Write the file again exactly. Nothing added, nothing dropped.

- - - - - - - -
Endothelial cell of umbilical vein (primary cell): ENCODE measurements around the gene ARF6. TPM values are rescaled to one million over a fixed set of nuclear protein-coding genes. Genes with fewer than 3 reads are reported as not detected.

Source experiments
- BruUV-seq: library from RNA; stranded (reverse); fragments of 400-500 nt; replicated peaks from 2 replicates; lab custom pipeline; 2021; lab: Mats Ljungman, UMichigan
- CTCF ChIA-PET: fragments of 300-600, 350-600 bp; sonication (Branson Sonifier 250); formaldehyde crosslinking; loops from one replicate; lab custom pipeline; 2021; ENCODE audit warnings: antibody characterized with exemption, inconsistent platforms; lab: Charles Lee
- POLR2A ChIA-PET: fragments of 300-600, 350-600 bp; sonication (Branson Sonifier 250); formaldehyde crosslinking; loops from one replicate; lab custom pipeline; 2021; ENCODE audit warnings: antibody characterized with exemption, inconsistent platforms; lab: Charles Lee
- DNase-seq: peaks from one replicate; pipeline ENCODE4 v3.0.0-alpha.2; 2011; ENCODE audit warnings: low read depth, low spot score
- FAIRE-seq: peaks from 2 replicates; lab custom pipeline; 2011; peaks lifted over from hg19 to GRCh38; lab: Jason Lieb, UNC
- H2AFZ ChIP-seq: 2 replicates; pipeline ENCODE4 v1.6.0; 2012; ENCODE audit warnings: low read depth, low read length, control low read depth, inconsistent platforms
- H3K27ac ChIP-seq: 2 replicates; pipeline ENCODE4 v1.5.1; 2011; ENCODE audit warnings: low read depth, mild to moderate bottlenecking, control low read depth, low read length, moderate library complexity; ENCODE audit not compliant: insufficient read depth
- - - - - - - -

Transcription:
Endothelial cell of umbilical vein (primary cell): ENCODE measurements around the gene ARF6. TPM values are rescaled to one million over a fixed set of nuclear protein-coding genes. Genes with fewer than 3 reads are reported as not detected.

Source experiments
- BruUV-seq: library from RNA; stranded (reverse); fragments of 400-500 nt; replicated peaks from 2 replicates; lab custom pipeline; 2021; lab: Mats Ljungman, UMichigan
- CTCF ChIA-PET: fragments of 300-600, 350-600 bp; sonication (Branson Sonifier 250); formaldehyde crosslinking; loops from one replicate; lab custom pipeline; 2021; ENCODE audit warnings: antibody characterized with exemption, inconsistent platforms; lab: Charles Lee
- POLR2A ChIA-PET: fragments of 300-600, 350-600 bp; sonication (Branson Sonifier 250); formaldehyde crosslinking; loops from one replicate; lab custom pipeline; 2021; ENCODE audit warnings: antibody characterized with exemption, inconsistent platforms; lab: Charles Lee
- DNase-seq: peaks from one replicate; pipeline ENCODE4 v3.0.0-alpha.2; 2011; ENCODE audit warnings: low read depth, low spot score
- FAIRE-seq: peaks from 2 replicates; lab custom pipeline; 2011; peaks lifted over from hg19 to GRCh38; lab: Jason Lieb, UNC
- H2AFZ ChIP-seq: 2 replicates; pipeline ENCODE4 v1.6.0; 2012; ENCODE audit warnings: low read depth, low read length, control low read depth, inconsistent platforms
- H3K27ac ChIP-seq: 2 replicates; pipeline ENCODE4 v1.5.1; 2011; ENCODE audit warnings: low read depth, mild to moderate bottlenecking, control low read depth, low read length, moderate library complexity; ENCODE audit not compliant: insufficient read depth